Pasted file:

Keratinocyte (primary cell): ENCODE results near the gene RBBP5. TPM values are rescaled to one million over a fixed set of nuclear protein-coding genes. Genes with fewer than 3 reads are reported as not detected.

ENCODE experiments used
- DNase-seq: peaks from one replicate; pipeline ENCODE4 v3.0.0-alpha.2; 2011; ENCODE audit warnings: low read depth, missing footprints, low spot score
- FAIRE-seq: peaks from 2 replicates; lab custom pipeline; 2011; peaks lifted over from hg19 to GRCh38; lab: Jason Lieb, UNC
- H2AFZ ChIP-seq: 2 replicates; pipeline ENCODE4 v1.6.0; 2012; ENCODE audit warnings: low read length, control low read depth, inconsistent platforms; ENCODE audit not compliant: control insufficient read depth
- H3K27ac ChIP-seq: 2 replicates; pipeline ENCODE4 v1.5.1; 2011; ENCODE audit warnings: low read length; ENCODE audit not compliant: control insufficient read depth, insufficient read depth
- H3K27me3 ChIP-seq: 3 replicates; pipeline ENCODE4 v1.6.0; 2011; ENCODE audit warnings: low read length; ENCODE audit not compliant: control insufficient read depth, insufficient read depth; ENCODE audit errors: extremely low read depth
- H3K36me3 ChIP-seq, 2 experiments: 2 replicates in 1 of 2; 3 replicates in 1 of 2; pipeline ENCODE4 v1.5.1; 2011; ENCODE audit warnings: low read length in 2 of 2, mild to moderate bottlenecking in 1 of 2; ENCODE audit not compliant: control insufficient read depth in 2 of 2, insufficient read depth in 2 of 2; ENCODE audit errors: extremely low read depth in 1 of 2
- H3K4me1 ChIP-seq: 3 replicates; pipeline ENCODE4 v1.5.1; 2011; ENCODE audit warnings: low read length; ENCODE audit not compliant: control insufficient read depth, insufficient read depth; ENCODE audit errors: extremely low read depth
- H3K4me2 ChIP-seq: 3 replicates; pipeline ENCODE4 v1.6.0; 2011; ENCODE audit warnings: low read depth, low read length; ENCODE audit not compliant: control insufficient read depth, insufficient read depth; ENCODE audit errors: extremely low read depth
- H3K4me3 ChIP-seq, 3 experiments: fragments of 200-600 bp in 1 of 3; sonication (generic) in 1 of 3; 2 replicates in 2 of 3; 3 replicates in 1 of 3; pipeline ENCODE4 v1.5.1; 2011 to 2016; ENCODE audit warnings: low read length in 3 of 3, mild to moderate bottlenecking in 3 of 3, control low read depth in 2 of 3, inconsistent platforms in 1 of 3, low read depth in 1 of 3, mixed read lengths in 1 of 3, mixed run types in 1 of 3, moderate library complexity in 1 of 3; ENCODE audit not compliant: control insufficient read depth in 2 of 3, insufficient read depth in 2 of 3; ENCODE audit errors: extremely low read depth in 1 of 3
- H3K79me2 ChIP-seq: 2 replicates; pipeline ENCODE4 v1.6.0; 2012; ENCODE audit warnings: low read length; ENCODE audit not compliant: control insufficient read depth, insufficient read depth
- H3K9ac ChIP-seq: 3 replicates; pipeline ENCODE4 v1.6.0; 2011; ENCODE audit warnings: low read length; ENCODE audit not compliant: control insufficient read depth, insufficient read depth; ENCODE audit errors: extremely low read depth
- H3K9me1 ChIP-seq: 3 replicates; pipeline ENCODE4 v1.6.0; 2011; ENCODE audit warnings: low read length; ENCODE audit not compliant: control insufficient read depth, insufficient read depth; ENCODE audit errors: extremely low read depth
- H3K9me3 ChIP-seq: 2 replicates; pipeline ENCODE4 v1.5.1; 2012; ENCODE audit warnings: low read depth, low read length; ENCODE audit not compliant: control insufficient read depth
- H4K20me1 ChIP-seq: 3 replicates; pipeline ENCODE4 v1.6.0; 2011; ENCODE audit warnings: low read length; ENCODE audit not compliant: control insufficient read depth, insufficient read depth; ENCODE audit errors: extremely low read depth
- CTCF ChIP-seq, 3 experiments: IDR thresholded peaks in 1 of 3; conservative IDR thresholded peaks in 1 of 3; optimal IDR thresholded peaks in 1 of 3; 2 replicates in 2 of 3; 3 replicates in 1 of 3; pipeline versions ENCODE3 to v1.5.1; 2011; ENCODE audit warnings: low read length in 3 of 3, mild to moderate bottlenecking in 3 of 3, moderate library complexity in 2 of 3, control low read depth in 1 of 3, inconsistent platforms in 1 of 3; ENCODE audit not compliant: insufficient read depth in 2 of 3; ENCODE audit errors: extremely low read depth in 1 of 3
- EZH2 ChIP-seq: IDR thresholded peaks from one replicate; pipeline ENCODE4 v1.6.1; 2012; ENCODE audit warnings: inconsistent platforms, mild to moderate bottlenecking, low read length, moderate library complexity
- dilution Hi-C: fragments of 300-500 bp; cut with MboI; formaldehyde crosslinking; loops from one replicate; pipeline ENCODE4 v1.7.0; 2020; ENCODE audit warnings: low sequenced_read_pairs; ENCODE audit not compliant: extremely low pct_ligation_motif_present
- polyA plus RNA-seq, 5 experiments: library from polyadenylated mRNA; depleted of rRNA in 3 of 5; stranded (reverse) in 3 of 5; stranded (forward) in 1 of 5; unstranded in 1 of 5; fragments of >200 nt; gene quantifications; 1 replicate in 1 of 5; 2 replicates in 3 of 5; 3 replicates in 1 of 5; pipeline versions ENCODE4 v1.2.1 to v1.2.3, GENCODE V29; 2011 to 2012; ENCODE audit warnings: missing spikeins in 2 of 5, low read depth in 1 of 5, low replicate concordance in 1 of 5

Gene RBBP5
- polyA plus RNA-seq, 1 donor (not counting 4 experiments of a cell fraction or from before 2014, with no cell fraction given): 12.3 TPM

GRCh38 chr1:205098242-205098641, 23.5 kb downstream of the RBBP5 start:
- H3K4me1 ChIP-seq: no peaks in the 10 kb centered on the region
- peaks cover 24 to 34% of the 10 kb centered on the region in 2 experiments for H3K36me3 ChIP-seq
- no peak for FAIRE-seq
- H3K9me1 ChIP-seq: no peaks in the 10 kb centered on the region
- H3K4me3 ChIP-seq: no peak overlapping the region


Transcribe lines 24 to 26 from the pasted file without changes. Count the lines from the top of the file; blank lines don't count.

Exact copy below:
- H3K4me1 ChIP-seq: no peaks in the 10 kb centered on the region
- peaks cover 24 to 34% of the 10 kb centered on the region in 2 experiments for H3K36me3 ChIP-seq
- no peak for FAIRE-seq